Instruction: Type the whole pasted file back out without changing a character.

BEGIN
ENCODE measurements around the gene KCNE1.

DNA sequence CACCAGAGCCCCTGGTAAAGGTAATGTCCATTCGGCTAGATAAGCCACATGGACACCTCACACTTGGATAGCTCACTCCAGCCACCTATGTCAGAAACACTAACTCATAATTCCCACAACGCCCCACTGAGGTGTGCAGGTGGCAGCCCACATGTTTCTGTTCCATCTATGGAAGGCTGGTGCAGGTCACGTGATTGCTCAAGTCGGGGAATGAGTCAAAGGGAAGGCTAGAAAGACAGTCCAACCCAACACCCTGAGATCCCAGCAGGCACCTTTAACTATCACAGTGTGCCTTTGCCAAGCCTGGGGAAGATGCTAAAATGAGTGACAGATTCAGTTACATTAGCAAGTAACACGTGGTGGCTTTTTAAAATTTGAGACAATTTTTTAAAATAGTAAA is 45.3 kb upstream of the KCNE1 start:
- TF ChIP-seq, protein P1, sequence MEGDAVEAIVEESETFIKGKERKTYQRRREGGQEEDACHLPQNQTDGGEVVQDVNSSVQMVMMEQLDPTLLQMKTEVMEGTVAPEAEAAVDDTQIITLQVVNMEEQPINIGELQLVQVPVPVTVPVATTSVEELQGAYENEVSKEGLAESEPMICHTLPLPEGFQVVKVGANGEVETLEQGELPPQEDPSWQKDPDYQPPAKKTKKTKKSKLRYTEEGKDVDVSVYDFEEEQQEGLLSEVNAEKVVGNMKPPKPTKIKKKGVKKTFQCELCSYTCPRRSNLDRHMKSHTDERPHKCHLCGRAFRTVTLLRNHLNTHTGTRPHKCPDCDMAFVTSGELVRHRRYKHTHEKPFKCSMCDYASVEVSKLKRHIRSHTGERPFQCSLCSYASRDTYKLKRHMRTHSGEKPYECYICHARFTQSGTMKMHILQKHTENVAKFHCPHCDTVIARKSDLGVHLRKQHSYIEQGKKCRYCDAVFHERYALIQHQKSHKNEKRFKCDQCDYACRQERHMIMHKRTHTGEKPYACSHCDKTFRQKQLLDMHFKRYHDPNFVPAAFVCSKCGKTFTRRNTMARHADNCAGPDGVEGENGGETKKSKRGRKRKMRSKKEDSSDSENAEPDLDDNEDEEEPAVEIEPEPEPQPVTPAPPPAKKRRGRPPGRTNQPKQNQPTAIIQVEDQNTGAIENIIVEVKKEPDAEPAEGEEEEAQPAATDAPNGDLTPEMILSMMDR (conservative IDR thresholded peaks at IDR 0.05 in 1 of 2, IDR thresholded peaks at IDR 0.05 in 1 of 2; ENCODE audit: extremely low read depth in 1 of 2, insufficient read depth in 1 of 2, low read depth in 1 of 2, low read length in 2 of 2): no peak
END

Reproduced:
ENCODE measurements around the gene KCNE1.

DNA sequence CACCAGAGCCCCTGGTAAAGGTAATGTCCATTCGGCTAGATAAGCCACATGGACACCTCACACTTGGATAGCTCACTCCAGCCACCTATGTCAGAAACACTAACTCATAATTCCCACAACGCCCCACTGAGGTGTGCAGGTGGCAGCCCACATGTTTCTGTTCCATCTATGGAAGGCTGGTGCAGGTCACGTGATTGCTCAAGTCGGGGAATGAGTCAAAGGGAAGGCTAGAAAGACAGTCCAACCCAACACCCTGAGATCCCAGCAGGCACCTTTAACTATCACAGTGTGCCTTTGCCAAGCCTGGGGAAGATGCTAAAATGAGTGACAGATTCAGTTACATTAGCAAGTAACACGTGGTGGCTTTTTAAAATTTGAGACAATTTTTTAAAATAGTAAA is 45.3 kb upstream of the KCNE1 start:
- TF ChIP-seq, protein P1, sequence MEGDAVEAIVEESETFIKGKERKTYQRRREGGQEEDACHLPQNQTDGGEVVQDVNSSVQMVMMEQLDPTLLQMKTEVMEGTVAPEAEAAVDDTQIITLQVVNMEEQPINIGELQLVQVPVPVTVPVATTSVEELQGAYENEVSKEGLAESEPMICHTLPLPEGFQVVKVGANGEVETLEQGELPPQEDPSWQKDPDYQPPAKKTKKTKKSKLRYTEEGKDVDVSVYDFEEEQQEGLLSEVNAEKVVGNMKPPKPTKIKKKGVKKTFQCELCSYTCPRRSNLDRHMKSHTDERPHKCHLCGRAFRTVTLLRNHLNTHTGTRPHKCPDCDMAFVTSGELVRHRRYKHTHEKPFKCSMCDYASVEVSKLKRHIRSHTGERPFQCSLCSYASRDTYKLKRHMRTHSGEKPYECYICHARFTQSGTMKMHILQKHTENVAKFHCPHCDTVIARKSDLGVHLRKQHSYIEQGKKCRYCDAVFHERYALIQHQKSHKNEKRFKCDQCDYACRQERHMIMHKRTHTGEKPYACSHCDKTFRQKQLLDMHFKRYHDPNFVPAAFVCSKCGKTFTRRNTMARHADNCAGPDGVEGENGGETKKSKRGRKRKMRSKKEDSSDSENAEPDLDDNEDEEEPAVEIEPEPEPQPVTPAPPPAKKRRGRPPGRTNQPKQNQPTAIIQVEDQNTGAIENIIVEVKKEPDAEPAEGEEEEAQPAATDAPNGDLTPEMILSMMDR (conservative IDR thresholded peaks at IDR 0.05 in 1 of 2, IDR thresholded peaks at IDR 0.05 in 1 of 2; ENCODE audit: extremely low read depth in 1 of 2, insufficient read depth in 1 of 2, low read depth in 1 of 2, low read length in 2 of 2): no peak